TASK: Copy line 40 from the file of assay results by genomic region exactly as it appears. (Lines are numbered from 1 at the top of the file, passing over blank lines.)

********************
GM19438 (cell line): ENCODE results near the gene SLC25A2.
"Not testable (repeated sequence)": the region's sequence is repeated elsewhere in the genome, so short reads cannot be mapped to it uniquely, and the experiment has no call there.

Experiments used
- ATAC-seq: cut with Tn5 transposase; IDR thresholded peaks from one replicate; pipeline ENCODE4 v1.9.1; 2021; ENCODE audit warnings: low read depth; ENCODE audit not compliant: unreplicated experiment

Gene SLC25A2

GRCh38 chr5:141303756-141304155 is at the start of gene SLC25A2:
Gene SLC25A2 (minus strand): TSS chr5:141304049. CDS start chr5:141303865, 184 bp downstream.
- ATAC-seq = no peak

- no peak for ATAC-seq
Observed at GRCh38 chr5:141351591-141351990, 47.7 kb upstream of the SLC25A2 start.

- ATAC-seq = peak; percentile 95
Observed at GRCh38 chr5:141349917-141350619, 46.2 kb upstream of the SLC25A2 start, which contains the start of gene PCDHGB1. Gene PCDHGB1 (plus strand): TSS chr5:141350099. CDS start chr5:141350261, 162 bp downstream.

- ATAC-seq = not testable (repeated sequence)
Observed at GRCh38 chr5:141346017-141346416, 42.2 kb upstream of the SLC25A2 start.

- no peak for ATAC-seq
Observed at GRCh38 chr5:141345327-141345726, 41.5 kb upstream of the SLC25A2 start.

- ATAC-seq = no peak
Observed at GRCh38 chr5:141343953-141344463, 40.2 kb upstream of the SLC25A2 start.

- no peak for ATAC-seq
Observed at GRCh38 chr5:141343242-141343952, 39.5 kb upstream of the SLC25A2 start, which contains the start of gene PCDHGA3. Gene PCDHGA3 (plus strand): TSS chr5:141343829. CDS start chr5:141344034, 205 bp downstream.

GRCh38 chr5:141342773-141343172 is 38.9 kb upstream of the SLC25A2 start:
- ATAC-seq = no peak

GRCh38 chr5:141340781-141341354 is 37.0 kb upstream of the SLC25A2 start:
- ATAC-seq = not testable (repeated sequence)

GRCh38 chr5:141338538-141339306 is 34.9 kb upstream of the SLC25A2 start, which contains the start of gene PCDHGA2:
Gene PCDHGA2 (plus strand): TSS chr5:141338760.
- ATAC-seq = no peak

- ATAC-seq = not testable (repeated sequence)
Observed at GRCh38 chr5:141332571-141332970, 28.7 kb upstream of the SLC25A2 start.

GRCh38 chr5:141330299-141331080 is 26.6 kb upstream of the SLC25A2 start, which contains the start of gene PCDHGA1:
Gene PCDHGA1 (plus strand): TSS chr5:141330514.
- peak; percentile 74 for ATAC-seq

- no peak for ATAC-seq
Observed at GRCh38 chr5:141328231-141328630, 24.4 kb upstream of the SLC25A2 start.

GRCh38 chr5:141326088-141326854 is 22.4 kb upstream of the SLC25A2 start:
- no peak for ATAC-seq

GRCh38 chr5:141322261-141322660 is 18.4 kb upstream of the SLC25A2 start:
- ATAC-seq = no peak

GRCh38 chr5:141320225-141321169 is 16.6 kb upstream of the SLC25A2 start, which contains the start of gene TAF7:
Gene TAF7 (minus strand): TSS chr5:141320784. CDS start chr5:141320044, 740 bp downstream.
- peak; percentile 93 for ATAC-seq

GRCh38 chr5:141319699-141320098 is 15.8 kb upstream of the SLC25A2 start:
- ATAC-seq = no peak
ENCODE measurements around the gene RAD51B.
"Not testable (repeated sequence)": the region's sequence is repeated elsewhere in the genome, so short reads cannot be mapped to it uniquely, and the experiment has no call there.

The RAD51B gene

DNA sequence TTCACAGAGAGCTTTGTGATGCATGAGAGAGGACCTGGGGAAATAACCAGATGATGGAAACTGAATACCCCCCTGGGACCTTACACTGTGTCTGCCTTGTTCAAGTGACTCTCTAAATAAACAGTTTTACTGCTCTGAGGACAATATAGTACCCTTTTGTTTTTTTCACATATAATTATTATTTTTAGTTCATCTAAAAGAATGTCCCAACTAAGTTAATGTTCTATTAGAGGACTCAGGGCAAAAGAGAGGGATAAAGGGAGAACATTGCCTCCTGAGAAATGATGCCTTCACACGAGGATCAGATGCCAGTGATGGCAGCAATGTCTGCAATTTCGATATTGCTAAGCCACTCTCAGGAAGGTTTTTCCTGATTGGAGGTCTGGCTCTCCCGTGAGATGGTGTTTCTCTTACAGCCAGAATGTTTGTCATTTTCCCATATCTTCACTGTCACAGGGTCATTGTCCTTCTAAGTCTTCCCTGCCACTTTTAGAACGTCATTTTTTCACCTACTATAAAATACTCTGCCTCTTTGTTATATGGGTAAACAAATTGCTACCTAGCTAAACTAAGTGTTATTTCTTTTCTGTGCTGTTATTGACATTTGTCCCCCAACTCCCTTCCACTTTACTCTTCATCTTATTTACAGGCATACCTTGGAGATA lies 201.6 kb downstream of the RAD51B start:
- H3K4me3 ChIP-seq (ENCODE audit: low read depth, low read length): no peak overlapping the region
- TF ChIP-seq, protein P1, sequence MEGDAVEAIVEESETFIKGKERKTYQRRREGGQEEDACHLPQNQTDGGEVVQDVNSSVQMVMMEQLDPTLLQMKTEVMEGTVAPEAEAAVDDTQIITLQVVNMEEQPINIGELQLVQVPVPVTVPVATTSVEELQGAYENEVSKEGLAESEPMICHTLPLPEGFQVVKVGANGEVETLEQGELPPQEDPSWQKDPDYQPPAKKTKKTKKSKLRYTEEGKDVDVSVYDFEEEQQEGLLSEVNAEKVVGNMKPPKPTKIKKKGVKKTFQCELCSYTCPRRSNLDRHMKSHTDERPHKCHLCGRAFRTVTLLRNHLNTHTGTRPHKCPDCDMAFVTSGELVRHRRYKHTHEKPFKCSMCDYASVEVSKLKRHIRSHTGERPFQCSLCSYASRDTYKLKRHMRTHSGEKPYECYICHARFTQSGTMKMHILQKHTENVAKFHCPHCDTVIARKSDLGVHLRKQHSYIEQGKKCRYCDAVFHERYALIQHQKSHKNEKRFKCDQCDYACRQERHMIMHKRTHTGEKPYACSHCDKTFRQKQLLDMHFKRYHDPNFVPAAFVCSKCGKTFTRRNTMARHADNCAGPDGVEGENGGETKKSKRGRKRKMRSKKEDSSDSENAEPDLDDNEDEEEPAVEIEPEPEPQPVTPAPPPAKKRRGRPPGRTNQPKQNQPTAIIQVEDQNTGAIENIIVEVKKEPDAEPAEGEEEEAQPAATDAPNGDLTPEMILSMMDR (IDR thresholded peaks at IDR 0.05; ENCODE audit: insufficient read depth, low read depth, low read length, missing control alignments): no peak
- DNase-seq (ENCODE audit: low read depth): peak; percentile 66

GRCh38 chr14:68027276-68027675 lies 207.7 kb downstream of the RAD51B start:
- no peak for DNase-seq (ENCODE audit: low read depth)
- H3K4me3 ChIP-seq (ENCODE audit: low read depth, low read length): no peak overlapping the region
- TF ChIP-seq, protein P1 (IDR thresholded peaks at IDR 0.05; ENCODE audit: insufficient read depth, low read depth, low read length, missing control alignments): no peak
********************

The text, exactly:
Gene TAF7 (minus strand): TSS chr5:141320784. CDS start chr5:141320044, 740 bp downstream.